First of all, a real estate inspection is the act of having a qualified (and in many states, licensed) professional take a look around the property you are considering and informing you of obvious and potential damage or problems with the property. This is not something you want your uncle Bob doing, unless of course, good old uncle Bob has had the training and experience to know what to look for in an inspection and know what those things could mean.
Many who are planning to flip properties enter into the situation (particularly first time flippers) with the attitude that they know there are problems with the property and that is why they are purchasing the property. The problem is that the untrained eyes may miss some problems that should be addressed before moving along to other problems.
For instance, if there were obvious signs of plumbing problems that could result in a leak behind the wall, you wouldn't want to paint that wall or replace the floors until you had the possible leak checked and either confirmed or denied and repaired if necessary. Otherwise you would likely need to undo the work (wasting both time and money) that had already been done by the time you found out about the leak that a competent inspector would have told you about before you even began working on the property.
Inspections are great before placing the bid on a house because they actually give investors a bargaining chip. For the true (at heart) investor this is a fact that simply cannot be ignored as it directly affects the bottom line price. If the roof needs to be replace you are justified in offering a lower amount. If the electrical system needs to be updated, this is something that should be adjusted or amended in the final offer. These are also things that are easily identified by a qualified and competent property inspector. Anything that can save time and money is great when investing in property and an inspection can do both.
Another solid benefit to having a good property inspection is that it often sheds light on the amount of money that will be needed in order to get the house in good working (or flappable order). Knowledge is very important in this line of work and can mean the difference between taking on a project (if the repair budget won't exceed the eventual value of the property) or walking away if the expenses would be too great to turn a decent profit. As an investor you should never take on a property that is pretty much guaranteed to be a failure, it is simply not a wise financial move to make. It doesn't matter how much the property calls to you on a personal level in the business of investing the bottom line is the only call you should be taking.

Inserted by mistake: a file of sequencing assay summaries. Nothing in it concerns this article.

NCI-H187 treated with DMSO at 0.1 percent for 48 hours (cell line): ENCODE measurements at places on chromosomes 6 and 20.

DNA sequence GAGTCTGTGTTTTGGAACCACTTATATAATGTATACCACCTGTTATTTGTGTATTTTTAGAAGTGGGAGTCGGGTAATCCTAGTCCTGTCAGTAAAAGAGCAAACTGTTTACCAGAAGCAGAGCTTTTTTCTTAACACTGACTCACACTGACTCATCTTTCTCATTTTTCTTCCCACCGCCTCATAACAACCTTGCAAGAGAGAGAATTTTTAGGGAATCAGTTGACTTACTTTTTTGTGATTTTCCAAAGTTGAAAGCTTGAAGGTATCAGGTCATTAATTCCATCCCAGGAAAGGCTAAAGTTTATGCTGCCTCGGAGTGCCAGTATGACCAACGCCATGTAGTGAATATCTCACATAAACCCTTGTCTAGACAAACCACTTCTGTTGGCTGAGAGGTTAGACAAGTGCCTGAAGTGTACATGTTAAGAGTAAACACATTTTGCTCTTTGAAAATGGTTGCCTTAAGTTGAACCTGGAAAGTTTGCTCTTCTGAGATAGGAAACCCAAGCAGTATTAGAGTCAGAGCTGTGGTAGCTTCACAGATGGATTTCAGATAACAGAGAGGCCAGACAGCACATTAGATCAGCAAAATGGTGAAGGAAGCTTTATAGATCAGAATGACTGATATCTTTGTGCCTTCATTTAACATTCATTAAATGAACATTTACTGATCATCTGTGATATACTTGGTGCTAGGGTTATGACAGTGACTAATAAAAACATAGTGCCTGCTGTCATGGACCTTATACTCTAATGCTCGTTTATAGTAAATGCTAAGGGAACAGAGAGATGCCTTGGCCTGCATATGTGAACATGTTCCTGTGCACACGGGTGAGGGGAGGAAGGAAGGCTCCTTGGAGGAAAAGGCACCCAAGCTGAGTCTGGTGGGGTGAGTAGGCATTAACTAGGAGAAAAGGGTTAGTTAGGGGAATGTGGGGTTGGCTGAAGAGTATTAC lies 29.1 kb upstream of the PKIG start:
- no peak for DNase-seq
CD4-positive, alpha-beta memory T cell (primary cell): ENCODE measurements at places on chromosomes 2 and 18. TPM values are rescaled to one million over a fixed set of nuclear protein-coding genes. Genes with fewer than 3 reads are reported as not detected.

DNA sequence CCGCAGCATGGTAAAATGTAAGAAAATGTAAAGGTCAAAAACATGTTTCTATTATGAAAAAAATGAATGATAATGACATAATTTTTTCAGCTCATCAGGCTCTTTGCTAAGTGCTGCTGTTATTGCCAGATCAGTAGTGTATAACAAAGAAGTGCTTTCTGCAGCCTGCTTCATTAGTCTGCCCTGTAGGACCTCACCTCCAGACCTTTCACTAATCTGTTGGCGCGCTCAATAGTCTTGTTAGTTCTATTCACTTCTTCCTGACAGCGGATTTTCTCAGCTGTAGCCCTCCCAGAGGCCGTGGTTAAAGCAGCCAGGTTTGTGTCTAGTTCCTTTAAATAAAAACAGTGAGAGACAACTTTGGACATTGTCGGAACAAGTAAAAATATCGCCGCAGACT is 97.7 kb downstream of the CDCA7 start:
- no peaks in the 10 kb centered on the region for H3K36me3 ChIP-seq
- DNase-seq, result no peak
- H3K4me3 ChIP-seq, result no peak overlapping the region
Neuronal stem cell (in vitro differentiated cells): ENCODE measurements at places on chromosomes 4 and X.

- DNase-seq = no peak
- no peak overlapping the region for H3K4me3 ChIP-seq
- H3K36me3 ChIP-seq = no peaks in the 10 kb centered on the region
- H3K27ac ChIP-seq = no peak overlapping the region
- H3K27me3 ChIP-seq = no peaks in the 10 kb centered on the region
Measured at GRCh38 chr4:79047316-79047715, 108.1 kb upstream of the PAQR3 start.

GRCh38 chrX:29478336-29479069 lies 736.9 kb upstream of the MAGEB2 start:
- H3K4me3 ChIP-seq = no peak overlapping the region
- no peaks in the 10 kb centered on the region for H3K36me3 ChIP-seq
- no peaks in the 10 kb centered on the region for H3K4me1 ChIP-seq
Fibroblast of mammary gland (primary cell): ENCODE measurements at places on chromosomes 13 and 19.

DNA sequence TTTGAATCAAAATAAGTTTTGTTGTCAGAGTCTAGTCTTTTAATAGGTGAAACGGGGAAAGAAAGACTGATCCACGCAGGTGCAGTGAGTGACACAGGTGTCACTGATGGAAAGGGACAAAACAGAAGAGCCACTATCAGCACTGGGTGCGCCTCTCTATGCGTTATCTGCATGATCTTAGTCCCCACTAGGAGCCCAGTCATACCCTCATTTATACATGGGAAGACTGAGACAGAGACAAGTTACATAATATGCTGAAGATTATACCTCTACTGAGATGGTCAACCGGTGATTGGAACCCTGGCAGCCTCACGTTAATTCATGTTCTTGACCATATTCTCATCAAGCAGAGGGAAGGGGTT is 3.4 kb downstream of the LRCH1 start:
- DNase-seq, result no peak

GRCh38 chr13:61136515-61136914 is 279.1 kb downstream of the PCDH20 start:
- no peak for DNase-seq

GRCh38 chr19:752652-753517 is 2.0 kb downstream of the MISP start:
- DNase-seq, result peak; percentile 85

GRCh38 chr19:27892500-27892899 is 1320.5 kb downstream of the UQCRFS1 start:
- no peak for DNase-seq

More importantly however than any of the things mentioned above, a proper home inspection can inform you of potentially hazardous conditions within the home that the untrained eyes may not take notice of. Some of these things include toxic mold, which can be financially disastrous as well as hazardous to your health; foundation issues, and structural damage that is threatening the integrity of the property. An inspector should also notice the structural integrity of homes that could affect your home if they are weakened or fail all together. While these things seem so simple, it is often the simple things that lead to the greatest disasters. Whether or not you realize it, a good home inspector is one of the best tools you can have in your arsenal when it comes to flipping real estate as an investment venture.
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